Yesterday we drove from Ada in eastern Ghana up through the Volta Region to cross into Togo at a place called Shia. Imagine the most isolated, backwater border crossing, down the roughest, most unused road, managed by a host of people who are so starved for human companionship they will not stamp your passport until you have engaged them in conversation for a good 10 minutes, and you will have gained some insight into our day today.
The first (of several) policeman at the Togolese crossing was the most interesting. He had been a participant in Canada World Youth twenty years ago and spent a couple of months in Trois Rivieres. He was convinced that Quebecois were not as nice as people from other Canadian provinces, an impression I tried very hard to disabuse him of. Despite the numerous stops required to traverse the border (two on the Ghanaian exit and four on the Togo entrance) the only unpleasant part was at Ghana Immigration. Certainly the most overstaffed border post I have ever seen. There were five people (women) behind the counter and two men, not in uniform but clearly in charge, standing in front of the counter that gave the impression they were travellers. After having the women go through our passport the two men subjected us to what can only be called interrogation, grilling us about the last time we entered Ghana, how long we had been in Ghana, where we were going, At the end the person in charge said it would not be possible for us to cross there, rather we would have to go to the next post, which was the main Aflao crossing now two hours drive away. This was clearly an effort for a bribe but he did not know that I don’t pay bribes. We just held our ground, we had made small talk with the other staff and I think they could see he was being unreasonable and after a time he after a time he instructed one of the women to stamp our passports. I am sure this will not be the last time we have to play this game but so far I can still say I have never paid a bribe.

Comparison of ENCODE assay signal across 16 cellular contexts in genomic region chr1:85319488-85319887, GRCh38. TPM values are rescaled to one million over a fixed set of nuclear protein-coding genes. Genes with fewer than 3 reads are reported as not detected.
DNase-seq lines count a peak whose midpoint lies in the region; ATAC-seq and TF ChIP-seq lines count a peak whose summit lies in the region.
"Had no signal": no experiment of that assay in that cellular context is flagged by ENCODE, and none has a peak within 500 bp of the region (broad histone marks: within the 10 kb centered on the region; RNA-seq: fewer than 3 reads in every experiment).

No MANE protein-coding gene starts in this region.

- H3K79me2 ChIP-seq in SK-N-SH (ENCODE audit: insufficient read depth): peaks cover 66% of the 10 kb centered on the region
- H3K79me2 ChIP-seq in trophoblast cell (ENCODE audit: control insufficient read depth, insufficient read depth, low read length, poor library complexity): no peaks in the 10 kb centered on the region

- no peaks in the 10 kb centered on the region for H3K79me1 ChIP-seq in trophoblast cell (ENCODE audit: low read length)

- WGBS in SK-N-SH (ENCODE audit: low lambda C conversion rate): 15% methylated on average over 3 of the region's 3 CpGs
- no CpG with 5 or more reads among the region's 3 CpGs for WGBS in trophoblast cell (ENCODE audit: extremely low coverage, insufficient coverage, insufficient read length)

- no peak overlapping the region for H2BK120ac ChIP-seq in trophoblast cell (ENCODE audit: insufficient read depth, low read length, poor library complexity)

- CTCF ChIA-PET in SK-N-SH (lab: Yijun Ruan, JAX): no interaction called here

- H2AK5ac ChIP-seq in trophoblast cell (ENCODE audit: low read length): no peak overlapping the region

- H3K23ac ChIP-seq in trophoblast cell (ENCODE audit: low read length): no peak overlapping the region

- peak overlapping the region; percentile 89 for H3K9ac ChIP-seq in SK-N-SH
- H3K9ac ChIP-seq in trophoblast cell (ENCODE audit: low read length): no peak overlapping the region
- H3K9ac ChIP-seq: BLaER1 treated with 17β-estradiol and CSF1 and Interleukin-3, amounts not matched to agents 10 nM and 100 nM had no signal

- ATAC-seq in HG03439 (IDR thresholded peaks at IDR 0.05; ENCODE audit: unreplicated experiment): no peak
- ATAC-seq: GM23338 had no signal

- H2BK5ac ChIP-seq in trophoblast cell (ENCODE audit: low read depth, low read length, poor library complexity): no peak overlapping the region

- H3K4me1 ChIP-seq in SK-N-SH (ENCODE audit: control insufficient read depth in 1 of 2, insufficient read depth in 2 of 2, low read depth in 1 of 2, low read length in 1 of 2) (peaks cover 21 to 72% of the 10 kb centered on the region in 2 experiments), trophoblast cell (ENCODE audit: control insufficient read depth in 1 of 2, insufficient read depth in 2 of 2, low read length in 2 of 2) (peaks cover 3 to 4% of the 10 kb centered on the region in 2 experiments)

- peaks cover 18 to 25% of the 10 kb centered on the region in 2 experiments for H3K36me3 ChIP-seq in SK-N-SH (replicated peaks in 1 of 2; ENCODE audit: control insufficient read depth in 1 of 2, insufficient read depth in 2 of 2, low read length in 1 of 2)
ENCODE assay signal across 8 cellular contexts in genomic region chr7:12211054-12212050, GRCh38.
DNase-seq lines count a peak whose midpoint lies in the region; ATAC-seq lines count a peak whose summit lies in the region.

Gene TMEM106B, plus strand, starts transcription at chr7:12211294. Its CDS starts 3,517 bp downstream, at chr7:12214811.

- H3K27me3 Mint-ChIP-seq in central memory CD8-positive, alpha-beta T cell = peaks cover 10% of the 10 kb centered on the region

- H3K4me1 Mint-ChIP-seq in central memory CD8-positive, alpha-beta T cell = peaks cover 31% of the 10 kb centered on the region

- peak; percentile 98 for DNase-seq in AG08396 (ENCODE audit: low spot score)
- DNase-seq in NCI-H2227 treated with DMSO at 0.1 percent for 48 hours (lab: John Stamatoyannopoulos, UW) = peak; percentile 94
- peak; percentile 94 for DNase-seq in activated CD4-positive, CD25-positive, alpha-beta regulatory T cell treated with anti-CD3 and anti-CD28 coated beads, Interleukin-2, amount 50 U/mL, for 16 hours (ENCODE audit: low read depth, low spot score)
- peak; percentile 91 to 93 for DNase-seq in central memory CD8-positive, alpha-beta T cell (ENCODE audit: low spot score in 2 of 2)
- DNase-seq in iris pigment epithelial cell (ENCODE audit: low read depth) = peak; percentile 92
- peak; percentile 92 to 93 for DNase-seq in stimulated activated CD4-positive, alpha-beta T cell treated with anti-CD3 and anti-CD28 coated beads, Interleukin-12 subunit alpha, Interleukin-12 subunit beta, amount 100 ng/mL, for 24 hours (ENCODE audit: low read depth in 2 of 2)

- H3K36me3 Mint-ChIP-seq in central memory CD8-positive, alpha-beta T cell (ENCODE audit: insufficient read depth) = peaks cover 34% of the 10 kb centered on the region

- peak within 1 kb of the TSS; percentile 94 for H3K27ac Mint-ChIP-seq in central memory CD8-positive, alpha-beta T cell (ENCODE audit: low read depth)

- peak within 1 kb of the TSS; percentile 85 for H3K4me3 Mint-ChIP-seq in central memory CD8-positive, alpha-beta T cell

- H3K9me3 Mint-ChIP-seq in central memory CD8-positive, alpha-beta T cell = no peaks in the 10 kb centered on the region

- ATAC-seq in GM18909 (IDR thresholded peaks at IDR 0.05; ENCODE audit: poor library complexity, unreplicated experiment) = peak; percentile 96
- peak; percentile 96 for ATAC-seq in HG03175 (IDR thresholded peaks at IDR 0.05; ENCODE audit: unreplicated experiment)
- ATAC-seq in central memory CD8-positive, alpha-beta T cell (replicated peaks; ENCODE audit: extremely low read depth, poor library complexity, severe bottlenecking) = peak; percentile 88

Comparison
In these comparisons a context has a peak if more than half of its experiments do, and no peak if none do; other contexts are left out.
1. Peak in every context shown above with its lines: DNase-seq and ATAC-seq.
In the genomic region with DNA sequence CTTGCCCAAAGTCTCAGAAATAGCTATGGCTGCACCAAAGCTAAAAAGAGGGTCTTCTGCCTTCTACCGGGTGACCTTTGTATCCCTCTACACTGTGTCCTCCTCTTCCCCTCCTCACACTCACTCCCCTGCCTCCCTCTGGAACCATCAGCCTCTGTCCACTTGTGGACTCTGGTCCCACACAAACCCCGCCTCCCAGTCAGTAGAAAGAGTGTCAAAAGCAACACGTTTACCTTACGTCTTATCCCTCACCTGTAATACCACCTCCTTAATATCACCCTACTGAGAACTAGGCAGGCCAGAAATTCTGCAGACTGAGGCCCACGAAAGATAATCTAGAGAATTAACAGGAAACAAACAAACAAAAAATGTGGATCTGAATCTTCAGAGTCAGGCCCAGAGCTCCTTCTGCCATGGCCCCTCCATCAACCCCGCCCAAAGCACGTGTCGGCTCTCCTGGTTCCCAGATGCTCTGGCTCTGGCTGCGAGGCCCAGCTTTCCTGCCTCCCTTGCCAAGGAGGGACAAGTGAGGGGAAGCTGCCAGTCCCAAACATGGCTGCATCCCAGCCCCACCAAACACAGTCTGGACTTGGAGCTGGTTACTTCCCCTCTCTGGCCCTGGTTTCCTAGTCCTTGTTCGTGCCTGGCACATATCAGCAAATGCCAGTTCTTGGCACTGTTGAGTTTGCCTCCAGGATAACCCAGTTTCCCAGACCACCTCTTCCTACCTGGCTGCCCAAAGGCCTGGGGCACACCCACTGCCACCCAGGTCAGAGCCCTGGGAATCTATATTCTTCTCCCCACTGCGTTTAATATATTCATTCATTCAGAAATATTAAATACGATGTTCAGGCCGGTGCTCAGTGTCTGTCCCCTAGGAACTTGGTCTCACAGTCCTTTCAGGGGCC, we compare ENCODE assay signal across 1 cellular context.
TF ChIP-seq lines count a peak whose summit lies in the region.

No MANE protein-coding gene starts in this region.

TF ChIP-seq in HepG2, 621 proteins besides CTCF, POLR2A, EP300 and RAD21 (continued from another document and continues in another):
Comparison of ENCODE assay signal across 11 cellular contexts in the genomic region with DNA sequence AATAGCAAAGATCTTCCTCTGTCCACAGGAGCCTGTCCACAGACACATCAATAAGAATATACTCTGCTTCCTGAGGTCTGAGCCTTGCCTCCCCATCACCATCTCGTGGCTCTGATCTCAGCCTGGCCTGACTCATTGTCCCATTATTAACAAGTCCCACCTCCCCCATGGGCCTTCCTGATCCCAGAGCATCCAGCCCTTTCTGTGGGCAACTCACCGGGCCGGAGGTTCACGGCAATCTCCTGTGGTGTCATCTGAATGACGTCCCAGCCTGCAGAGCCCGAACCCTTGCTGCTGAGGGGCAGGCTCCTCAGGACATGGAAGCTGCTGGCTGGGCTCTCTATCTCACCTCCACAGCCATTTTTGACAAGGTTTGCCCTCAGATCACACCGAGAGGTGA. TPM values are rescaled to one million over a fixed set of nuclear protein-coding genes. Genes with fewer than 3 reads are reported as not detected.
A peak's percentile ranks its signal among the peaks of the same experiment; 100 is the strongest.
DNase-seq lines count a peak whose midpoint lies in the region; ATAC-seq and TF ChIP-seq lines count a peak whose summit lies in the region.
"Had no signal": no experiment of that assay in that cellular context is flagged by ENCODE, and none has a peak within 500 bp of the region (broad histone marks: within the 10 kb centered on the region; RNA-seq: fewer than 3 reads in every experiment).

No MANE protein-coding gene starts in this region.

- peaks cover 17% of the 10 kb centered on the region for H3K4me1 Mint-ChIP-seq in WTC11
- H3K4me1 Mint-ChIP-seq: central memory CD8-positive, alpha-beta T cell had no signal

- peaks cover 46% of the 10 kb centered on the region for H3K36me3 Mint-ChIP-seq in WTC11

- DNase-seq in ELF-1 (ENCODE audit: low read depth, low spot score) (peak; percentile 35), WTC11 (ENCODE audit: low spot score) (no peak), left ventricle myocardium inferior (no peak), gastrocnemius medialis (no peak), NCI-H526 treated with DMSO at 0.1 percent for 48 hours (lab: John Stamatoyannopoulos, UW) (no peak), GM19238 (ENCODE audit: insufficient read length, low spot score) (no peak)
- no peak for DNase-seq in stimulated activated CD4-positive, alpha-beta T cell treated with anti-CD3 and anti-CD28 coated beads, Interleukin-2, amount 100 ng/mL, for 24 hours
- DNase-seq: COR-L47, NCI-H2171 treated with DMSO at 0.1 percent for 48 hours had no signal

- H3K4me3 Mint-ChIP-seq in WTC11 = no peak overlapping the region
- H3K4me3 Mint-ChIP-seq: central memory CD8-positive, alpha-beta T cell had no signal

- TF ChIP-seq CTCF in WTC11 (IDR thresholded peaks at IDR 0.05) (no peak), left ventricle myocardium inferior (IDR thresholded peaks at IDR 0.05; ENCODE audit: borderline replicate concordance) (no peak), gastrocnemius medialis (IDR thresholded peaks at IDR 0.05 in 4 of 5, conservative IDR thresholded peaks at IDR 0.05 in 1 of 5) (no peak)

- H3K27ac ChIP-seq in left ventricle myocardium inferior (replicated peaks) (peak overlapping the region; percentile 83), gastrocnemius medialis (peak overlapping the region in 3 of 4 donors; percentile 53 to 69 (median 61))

As officious as this individual was, to his credit he at least cited a reason to prevent our crossing that was somewhat plausible – the condition of the road. He said the road was very bad and would need a “very strong car” to make it. Because we had a 4×4 it was a bit easier to dismantle the immigration official arguments. There was no road at all, only a mud track that wound through streams and tall grass, clearly they were not encouraging people to cross there.
A very long and rainy 9 km after the border, most of which had to be done in 2nd gear because of the abominable condition of the road, we arrive into the back entrance of Kpalime (the K is silent, the e is not) in the heart of Togo’s hilly coffee/cocoa country and a centre for those seeking to escape the heat along the coast. By the time we got there it was after five so we decided to find a place there for the night. We went to the Geyser (pronounced, we learn, geezer in French) a quiet place within the town boundary and equipped with a pool. It had stopped raining and for CFA 5,000 (CAD 10) they let us set up the rooftop tent in the garden and we had beer and salty but good Pork Dijonais for supper in their restaurant. The main evening event was the large flying termites that emerged while we were having dinner. Apparently this happens for a couple of days when there has been a lot of rain. There were thousands of them, so many the hotel staff went around and turned all the lights off. They carpeted the ground as we walked back to the Landy to climb up into our tent.